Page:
Dear Dr. Don,
My brother passed away three months ago. Now his widow and daughter are saying someone took out a life insurance policy on him 30 days before he died. His doctors had only given him five weeks to live. They say Social Security won’t pay his medical bills because of this policy. They also say the insurance company won’t tell his wife who the beneficiary is or was. The insurance company has supposedly already paid the claim.
Why would any insurance company insure someone given only weeks to live? To me, if this is true, it would be fraud. Wouldn’t the wife have the right to know? Why wouldn’t the insurance company tell them who benefited?
— Faye Fraudulent
There are three distinct parties to a life insurance policy: the owner of the policy, the insured and the policy beneficiary. Stranger-owned life insurance, or STOLI, is a current issue in the industry. At its heart, the issue is whether the owner of the policy has an insurable interest in the life of the insured. That’s typically a requirement, at least when the policy is first issued.
If your brother took the policy out on his own life, there would be no insurable interest issues. However, if the policy was taken out by some other party on the life of the deceased, there would have been a requirement that the person to be insured give consent to the policy purchase. There is no requirement that the insurer share information with anyone other than the policy owner or the insured.
If the death benefit was actually paid, the insurer would have paid it to the policy beneficiary. If the policy was taken out by someone other than the insured, it is highly likely the beneficiary was the person who bought the policy.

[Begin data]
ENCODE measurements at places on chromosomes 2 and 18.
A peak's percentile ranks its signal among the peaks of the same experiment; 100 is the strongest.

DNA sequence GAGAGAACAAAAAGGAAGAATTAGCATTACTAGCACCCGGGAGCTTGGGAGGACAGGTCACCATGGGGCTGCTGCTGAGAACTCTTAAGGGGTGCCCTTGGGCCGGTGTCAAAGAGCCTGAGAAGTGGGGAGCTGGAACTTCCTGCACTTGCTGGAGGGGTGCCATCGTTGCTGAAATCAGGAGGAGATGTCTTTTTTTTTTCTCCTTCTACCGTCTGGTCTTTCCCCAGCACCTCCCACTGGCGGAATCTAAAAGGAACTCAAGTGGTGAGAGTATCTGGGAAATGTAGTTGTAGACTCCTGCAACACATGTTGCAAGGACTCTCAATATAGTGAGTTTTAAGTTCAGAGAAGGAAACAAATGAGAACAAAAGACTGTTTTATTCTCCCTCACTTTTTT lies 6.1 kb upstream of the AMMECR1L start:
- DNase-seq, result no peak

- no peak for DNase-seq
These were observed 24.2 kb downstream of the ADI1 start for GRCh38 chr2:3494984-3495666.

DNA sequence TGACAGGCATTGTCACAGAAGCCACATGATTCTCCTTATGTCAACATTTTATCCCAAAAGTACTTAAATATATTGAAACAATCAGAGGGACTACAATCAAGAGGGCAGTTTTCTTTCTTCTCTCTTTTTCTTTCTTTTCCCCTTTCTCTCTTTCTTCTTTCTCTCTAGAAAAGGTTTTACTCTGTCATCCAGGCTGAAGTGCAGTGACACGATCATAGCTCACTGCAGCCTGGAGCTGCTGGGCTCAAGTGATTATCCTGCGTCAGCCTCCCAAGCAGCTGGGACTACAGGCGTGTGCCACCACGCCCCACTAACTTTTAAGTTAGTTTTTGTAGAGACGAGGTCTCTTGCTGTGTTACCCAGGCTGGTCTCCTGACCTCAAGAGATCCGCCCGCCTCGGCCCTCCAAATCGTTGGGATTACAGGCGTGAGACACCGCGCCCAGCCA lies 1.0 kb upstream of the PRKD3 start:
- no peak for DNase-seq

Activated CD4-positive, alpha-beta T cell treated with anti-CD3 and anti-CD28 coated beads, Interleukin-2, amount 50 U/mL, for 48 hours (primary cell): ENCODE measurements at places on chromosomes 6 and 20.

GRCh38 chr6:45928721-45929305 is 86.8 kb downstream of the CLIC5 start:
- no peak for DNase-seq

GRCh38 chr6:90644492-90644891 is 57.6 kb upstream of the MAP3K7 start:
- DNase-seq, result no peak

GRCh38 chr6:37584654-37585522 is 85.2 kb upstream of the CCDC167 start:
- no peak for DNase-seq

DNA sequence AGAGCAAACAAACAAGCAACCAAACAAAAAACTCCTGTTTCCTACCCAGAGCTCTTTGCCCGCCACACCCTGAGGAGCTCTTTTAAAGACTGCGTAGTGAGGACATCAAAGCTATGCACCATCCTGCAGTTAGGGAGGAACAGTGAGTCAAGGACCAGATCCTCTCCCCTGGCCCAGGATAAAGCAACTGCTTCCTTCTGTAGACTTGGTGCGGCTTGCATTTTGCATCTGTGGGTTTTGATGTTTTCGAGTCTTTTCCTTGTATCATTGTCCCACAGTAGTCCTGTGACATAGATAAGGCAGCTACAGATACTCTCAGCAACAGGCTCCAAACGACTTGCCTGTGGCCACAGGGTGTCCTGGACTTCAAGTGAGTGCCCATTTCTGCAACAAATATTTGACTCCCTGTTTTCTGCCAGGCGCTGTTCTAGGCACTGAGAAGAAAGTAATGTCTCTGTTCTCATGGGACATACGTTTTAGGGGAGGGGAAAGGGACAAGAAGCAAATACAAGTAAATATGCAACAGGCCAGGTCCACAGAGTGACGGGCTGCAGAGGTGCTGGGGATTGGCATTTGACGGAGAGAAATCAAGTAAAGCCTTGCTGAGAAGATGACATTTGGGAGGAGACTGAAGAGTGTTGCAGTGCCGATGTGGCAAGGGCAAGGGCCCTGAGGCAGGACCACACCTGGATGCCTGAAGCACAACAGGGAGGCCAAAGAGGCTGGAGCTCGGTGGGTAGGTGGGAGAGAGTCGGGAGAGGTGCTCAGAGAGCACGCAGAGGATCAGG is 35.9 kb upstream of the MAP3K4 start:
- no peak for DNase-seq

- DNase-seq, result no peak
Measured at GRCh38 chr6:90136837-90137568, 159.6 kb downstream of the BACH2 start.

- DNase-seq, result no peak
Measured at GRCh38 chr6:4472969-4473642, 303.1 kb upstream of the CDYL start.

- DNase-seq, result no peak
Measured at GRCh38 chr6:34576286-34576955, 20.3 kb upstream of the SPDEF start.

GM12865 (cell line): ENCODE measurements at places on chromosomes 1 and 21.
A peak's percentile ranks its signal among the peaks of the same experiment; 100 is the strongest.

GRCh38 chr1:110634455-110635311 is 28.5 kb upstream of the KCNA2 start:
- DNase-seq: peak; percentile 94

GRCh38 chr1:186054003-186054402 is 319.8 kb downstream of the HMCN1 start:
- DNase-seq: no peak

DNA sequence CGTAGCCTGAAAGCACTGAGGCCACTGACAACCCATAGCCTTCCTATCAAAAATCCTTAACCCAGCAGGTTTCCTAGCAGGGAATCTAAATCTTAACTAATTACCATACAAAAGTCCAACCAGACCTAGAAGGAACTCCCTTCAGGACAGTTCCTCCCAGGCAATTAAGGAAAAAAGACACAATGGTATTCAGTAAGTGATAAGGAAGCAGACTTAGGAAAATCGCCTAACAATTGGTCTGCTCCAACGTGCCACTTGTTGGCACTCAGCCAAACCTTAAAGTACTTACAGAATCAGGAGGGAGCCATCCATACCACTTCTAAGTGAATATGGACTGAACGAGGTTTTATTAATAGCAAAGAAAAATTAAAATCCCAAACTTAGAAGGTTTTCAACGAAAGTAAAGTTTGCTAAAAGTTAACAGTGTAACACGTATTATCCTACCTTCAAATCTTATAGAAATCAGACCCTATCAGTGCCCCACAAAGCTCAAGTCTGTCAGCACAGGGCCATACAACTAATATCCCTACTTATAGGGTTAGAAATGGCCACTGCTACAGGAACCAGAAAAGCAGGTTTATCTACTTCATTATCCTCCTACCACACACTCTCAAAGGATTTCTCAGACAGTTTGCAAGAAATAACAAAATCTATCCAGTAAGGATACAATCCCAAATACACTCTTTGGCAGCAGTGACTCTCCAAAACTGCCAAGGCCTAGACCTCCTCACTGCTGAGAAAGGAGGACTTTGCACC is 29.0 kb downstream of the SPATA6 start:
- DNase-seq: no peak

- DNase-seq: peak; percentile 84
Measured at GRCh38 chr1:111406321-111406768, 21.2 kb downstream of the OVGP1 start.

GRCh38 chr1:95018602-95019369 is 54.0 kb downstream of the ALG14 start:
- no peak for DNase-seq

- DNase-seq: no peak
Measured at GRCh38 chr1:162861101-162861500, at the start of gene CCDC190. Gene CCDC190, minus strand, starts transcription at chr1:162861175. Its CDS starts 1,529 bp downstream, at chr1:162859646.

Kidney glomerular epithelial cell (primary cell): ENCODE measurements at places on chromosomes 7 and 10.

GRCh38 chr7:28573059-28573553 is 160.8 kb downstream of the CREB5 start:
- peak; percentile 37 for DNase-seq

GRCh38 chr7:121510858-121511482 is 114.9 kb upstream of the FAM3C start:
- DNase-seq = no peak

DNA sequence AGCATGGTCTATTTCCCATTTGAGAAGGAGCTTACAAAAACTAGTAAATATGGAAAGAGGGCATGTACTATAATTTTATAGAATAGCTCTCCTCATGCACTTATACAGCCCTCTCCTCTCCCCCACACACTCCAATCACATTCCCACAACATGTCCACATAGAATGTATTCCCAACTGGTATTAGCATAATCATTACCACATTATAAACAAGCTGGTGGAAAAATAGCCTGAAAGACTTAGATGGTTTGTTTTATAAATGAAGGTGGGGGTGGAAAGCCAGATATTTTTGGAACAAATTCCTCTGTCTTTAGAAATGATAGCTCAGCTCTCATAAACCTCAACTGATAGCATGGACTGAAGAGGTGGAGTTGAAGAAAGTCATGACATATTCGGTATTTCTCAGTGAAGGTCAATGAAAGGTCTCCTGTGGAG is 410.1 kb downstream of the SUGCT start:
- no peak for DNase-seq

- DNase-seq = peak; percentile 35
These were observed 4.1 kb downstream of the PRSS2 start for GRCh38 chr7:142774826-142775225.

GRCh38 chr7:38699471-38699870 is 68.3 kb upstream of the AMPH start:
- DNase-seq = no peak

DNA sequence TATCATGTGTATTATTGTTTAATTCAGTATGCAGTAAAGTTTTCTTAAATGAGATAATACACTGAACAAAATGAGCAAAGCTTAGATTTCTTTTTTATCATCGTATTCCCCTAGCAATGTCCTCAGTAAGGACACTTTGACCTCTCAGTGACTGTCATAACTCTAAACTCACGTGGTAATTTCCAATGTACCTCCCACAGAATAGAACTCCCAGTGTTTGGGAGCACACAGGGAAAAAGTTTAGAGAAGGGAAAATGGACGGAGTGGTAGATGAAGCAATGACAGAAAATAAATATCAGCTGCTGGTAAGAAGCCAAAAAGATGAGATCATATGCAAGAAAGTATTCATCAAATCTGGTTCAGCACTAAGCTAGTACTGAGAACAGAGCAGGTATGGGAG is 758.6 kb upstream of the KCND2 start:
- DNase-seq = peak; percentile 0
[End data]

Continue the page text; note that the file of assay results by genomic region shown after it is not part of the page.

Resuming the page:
Social Security doesn’t pay medical benefits. The only type of social safety net concern that might be relevant in this case would be if the individual was on welfare. In such cases, certain assets might disqualify the person from receiving welfare benefits — but the policy would have to be owned by the deceased to disqualify him for welfare benefits.
If the information you’ve provided is correct, there is a strong possibility of fraud. The insurer and the state insurance commissioner would be interested in any information that would identify fraud. The insurer would probably start legal action to recover the death benefit if fraud can be established. Information about the medical condition of the deceased may be sufficient to establish fraud.
It’s not clear that an insurance company has any obligation to tell persons who were not parties to a policy about anything dealing with that policy. There are certain privacy rules that need to be maintained.
I would agree, however, that there very easily could be some type of fraud if someone got a life insurance policy at that point in time. If so, this might be a matter to report to the state insurance department.
Some states are very good about investigating insurance fraud. The National Association of Insurance Commissioners, or NAIC, maintains a listing for all states. It’s available on their website.
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Note: I’d like to thank Edward Graves, associate professor of insurance and the Charles J. Zimmerman chair in life insurance education at The American College in Bryn Mawr, Pa.; and Burton T. Beam Jr., a retired insurance professor who taught at The American College, for their help and insights in framing this reply.
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